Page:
Monday, December 27, 2021

Pointing to the past…

I subscribe to many FB forums, plus have my own stream of customers who contact me through my website: for help with their 50-60+ year old vintage Hondas. For those who are coming new to the hobby and the mysteries of old-school motorcycles, the subject of “points and condenser” ignition systems comes up often. In the 21st Century, the prevalence of electronic and CDI ignition systems overshadows the 20th Century ignition systems, which appear primitive by design.

The points and condenser ignition system, originated by Charles Kettering, is described on many websites like: and

As applied to vintage Honda motorcycles, the function is the same as the automotive systems, which had distributors to feed sparks to multiple cylinders, one at a time. On a simple motorcycle engine, the ignition systems started out with self-powered magnetos, which mostly have a fixed ignition timing and do not require a battery to power the units.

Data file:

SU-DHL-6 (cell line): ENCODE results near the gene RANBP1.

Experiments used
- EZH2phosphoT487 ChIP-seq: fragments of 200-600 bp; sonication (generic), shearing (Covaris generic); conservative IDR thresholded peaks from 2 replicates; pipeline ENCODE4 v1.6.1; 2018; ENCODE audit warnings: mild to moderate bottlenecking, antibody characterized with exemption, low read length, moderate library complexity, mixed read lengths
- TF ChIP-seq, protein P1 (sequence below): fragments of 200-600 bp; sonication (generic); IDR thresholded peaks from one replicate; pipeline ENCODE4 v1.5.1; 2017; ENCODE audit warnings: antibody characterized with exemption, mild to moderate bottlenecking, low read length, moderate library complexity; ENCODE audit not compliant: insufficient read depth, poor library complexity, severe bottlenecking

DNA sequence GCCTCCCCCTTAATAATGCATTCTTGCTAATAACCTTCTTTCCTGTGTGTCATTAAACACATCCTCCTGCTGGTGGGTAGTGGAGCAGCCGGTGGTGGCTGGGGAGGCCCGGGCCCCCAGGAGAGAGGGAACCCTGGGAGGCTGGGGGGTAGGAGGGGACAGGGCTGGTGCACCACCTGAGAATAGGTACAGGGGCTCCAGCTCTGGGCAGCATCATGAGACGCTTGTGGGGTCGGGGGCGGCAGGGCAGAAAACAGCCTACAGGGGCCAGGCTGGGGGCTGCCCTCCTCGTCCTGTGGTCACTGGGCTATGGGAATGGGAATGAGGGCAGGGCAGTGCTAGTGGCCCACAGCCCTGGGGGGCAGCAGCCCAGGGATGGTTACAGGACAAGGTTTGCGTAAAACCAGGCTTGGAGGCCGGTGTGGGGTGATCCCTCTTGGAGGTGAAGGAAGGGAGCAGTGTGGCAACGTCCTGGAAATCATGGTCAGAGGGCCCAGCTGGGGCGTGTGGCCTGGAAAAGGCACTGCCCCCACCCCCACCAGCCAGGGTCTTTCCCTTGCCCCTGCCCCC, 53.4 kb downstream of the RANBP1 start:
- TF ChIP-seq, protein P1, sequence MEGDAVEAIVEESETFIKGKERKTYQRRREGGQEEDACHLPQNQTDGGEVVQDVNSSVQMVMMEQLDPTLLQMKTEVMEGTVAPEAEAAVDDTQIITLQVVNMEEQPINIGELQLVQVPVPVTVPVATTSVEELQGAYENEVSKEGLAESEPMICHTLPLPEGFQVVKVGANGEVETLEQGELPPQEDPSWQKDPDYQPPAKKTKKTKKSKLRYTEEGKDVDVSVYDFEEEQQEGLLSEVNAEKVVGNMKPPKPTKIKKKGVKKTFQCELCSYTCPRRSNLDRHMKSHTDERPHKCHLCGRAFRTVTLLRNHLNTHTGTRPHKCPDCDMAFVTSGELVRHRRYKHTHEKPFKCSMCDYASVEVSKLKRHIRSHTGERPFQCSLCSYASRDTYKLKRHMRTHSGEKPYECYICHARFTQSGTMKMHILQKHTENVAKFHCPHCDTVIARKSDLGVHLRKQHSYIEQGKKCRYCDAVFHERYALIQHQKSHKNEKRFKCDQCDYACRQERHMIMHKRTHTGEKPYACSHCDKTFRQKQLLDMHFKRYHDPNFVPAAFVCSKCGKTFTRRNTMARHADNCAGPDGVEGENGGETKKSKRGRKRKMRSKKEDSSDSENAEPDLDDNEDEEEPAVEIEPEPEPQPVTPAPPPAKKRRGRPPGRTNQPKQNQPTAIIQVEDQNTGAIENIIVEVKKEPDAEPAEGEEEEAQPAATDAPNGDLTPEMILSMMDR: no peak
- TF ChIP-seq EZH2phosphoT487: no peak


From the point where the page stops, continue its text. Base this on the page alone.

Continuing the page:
Early Honda 50-70cc models all have magneto ignitions, most of which are fixed spark advance designs. Small-bore engines can run successfully on a fixed ignition as they are easy to kick over and start and the spark timing doesn’t cause undue engine heat buildup as what would happen on a larger displacement engine. In the case of the first-generation Honda Cub 50cc models, the kickstart models had 35 degrees of spark timing built-in. However, the electric-start C102 models needed a retarded spark timing to allow the starter motor to more easily turn the engine over at cranking speeds. So, only those models have a mechanical spark advance system built into the flywheel.